Why parks matter

David Bree (Senior Natural Heritage Leader, Presqu’ile Provincial Park)

Why do Parks Matter?  Unfortunately that is becoming an increasingly pertinent question in an age where screen time outweighs nature time on a regular basis.

Working in a park, I can answer that question in a number of ways.  The most obvious perhaps is that parks provide protection for a great many habitats, which in turn provide space and resources for the animals and plants of the province to function in a normal fashion.  This is in essence the definition of biodiversity, a whole bunch of things living and interconnecting in a complex web.  This is a bit of a catch word these days, but maintaining a high biodiversity in our world has been shown to make for a more robust and healthy environment. And a healthy environment is integral to our survival – it supplies our air, our water and our food, just to name the most obvious and crucial elements of life.  While to me this is a compelling and obvious argument, it has become sterile to many ears that have been bombarded by warnings of environmental doom and gloom all their lives.  After a while people just don’t hear.

I find a more compelling argument comes from our park visitors.  No, I don’t survey them.  I just have to watch them and I have been doing so for 25+ years.  Our visitors show us that there is a very profound human connection to our parks, one that goes beyond the intellectual and strikes deep into our psyche.  It seems very clear that parks matter to them.

For if they did not, why do we see families return year after year, decade after decade, generation after generation, to the same park and often to the same campsite?  Our deepest family bonds and memories are forged in parks. And if they did not matter to them, why is it that ordinary people give up 100s or 1000s of hours of their free time to work in our parks for nothing, as volunteers, through Friends groups or on their own?  They want to spend time in parks and make a difference to a place they know is special.

And if parks don’t matter why do people seek out our parks to propose (I did), or get married?  Our greatest joys are shared in parks.  And if they didn’t matter, why is it you can travel to a remote island in the middle of Algonquin Park and find a memorial plaque to a lost loved one? Our greatest sorrows are expressed in parks.  And if parks don’t matter, why is it so many people bequeath their final remains to our shores?

Parks are loadstones for the most intense and meaningful moments and emotions of our lives.  I believe that is because nature provides us with a real, if intangible connection with a deep inner self.  It is something we have evolved with and still matters to us as the human species.  While Ontario Parks doesn’t have a monopoly on nature, it certainly has some of the best landscapes and natural places in the province.  Many of these are places of power that people have known about for a very long time.  Just witness the First Nations images at places like Bon Echo, Petroglyphs, Superior, Wabakimi and others.  These and other natural spaces provide a spiritual connection to and within us that is as real today as it was in the past.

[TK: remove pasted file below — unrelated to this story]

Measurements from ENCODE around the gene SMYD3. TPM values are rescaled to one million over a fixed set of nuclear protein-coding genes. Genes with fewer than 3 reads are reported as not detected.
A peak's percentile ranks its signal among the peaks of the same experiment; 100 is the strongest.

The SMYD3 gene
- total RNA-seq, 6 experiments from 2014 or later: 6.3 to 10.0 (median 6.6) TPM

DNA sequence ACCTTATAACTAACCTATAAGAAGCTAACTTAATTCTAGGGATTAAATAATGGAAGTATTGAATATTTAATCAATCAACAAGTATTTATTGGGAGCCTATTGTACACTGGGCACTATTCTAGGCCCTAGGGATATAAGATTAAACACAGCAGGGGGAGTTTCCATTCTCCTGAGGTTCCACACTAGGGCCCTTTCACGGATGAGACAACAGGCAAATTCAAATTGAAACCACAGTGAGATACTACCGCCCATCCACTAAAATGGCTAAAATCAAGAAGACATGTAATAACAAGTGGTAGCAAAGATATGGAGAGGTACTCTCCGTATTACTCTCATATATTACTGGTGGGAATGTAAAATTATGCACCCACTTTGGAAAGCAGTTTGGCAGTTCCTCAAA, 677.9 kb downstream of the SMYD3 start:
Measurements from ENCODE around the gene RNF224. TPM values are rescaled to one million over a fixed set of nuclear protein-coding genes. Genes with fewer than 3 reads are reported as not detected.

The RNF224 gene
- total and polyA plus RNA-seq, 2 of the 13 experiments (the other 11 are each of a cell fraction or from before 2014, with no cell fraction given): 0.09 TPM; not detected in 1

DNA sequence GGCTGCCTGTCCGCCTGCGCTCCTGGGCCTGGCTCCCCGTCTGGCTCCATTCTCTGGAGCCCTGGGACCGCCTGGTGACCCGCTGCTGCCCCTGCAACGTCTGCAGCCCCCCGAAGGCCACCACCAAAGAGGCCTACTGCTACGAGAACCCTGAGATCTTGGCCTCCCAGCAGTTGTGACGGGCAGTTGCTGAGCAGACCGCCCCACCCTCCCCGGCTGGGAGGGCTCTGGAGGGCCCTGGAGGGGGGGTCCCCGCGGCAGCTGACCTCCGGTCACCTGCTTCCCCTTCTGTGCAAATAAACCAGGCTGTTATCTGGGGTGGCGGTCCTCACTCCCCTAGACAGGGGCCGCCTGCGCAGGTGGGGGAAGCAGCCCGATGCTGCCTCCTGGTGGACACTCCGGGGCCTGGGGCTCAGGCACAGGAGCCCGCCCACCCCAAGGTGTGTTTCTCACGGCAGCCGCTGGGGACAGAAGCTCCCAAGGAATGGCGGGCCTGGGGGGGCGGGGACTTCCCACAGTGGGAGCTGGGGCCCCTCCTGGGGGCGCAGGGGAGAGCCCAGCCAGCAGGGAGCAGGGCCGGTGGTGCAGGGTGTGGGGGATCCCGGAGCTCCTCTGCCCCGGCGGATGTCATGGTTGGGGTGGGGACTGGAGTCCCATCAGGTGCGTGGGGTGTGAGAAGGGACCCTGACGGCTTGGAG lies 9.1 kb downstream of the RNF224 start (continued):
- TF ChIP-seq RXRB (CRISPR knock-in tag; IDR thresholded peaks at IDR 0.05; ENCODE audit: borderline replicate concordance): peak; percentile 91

It is these natural connections that psychologists and others are now saying are crucial for our health.  Nature Deficit Disorder in our young people is very real and this connection is vital to their health and well-being as individuals – and ours as a society.  Lack of nature time has been linked to attention disorders and a greater chance of depression among other maladies.

In an increasingly urban world, parks are becoming the easiest, the best and maybe the only conduit to nature available to people.  Ontario Parks has recognized that people are a bit unsure, if not sometimes frightened of nature and how to explore it.  The Learn to Camp program has been developed to help people get comfortable with camping, thus allowing them to get out and explore our parks on an extended basis.  Our education programs within parks are catalysts to help our visitors make their own connections to nature.  And whether it is because of our programs, or on their own, our parks allow people to forge their own connections to nature.  They learn to touch the water and the weeds; they learn to touch the earth.  In the end this will result in healthier individuals, a healthier society and a healthier environment.  That’s Why Parks Matter.